And in any case there are no supernatural sounds nowadays.
Villiers de L’Isle-Adams, L’ever Future, 1866
Christian Wolfarth sensed the potential for drums and cymbals to be sounded in ways that can confound the ear without a trace of gimmick or schtick at least as far back as 20 years ago, when he released his first solo outing 3-3-2: Eight Pieces For Drums. At that time Wolfarth was in the thick of four years of percussion studies with the brilliant Pierre Favre at the Conservatorium at Luzern; Favre had released his own solo work in 1972, with the ironic title Drum Conversation. Seeds are sown, obsessions are born (in both senses), and Wolfarth continues to sound his drums and cymbals, releasing works bearing bare bones titles like Acoustic Solo Percussion, Volumes 1-4, and, for your consideration here, Scheer. There is nothing bare bones about the sound worlds unlocked and loosed across the considerable arc spanning that inaugural release in 1994, developed through 2005’s Wolfarth (For 4 Ears), and culminating in the Acoustic Solo series cited above (released on 7′ vinyl), and now, Scheer.
The ASP volumes offer brief studies averaging only 4-7 minutes per side, and could not subvert your expectations a jot more. Wolfarth has, for as long as he has been a percussionist, chosen not to augment or extend his materials electronically. At the same time he has, it seems to me, decided to not limit himself to sounding exclusively acoustic. This positions him in an area of the percussion firmament in which a handful of composer-musicians practice wresting, wringing and prizing the most improbable sounds from the most barest of kits, creating full-blown works, richly-realized works, supernatural sounds. Wolfarth has some kinship with percussionists like Jason Kahn, Greg Stuart, Ingar Zach, Burkhard Beins, Jeph Jerman, and Nick Hennies. I am not listing my favorite percussionists who make cool sounds; I am pointing to some of Wolfarth’s contemporaries who, with often widely divergent sonic results, practice a radically stripped-down path to a yield of impossible sounds, which are then shaped into sturdy, often stunning works.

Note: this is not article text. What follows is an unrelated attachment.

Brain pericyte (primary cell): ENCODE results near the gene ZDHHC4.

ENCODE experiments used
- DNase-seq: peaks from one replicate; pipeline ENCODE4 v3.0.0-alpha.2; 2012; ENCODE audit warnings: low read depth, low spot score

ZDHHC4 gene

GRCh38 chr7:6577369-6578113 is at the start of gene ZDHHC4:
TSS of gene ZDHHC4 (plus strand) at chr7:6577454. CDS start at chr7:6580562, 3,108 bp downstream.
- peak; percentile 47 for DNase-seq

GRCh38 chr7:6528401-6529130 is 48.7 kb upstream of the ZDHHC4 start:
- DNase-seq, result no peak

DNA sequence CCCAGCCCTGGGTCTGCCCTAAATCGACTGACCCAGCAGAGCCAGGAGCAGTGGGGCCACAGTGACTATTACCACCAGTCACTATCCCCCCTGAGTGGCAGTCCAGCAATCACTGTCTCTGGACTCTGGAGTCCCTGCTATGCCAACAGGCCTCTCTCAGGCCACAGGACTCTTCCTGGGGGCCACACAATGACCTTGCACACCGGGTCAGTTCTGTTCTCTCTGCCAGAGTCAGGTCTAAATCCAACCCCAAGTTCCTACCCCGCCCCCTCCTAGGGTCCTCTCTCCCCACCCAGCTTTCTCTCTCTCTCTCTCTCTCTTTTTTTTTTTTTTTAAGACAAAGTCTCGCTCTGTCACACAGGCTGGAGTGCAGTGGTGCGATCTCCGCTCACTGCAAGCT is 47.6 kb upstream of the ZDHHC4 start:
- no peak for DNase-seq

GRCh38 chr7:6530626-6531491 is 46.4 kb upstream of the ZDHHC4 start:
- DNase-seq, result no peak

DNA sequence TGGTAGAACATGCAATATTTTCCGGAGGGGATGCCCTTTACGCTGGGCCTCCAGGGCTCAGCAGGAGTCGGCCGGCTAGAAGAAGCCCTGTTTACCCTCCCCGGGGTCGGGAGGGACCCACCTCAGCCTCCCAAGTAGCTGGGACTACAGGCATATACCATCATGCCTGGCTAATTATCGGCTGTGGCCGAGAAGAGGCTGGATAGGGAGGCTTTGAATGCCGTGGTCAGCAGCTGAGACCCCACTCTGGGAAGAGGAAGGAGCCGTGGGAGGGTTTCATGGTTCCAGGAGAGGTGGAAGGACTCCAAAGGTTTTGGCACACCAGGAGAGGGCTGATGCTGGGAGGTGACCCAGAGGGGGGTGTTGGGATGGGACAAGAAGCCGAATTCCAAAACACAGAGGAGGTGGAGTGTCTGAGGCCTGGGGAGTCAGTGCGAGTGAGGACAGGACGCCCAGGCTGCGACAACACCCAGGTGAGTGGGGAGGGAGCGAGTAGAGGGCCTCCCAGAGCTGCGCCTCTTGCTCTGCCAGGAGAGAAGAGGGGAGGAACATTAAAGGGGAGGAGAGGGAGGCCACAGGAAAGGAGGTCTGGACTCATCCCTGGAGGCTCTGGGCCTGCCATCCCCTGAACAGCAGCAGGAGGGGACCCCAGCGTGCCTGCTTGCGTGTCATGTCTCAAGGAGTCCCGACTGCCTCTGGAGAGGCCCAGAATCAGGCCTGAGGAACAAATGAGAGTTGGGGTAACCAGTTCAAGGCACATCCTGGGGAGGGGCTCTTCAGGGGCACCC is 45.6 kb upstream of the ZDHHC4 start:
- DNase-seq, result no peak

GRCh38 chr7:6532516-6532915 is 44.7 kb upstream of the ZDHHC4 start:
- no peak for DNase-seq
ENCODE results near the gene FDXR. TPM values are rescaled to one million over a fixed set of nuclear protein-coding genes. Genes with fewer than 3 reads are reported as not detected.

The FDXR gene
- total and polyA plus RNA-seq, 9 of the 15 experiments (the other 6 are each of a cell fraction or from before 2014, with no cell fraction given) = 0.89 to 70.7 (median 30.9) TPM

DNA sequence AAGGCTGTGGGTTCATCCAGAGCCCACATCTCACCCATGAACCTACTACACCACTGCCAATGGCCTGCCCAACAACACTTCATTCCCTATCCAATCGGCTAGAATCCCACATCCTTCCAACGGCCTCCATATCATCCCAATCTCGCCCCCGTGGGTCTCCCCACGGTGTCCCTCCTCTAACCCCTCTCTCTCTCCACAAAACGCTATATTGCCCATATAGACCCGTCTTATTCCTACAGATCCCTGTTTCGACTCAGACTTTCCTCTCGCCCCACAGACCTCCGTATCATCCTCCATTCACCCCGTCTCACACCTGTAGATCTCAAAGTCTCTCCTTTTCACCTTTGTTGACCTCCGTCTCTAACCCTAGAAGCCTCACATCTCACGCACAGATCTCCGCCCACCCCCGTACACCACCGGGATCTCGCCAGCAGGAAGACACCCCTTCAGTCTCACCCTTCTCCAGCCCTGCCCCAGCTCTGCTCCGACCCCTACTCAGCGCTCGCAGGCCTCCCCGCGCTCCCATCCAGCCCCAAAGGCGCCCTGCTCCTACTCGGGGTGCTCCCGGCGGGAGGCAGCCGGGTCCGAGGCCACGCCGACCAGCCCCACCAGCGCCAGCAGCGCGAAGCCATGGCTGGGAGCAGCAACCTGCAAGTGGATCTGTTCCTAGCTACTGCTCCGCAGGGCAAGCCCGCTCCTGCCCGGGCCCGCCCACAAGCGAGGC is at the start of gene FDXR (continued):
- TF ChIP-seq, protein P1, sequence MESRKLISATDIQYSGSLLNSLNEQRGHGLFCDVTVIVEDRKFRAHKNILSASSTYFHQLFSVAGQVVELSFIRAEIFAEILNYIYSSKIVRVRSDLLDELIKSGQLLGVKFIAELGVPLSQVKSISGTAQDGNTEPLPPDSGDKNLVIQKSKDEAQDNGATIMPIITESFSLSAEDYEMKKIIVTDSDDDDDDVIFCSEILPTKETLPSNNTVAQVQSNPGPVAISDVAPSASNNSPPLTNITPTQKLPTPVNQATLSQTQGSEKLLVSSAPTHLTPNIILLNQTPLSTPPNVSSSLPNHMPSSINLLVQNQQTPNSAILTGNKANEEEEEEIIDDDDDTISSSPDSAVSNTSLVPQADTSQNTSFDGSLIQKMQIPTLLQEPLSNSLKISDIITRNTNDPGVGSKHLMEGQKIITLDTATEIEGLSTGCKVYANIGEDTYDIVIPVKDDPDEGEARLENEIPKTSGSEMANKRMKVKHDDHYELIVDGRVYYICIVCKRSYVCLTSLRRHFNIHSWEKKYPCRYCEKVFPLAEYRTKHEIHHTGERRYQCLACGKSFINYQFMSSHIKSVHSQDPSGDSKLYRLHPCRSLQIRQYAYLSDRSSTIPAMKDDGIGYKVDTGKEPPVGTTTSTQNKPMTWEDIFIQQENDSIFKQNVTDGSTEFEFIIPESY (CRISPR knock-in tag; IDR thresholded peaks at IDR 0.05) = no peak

Scheer’ s two tracks move through a considerable scope of possible sounds, in Wolfarth’s characteristically concise fashion. He doesn’t waste a sound, or a minute – Scheer might initially be engaging on that how the hell is this only cymbals ? level, but that’s the typical state of stretched credulity you initially experience in his solo work. With repeated soakings you hear the superb control of dynamics, a hyper-focus, like that in Radigue’s work, that is moving rather than dry or studied, and cymbals like you’ve likely never heard them before – at times so liquid and amber-y that incredulity returns – how is this metal alloys excited by any means?
Your own research will clarify that Wolfarth has released music in many guises and configurations – ensembles of many sizes, even groups on which he rides a cymbal with a stick. I first heard him in 2004 in the trio Mersault, with guitarist Tomas Korber and his frequent playing partner to this day, bassist Christian Weber. Over the years the solo releases have sufficiently engaged me to have become my favorite context for hearing Wolfarth; with the ASP series, and Scheer, I have come to actually expect supernatural sounds
hidenbell records | 2013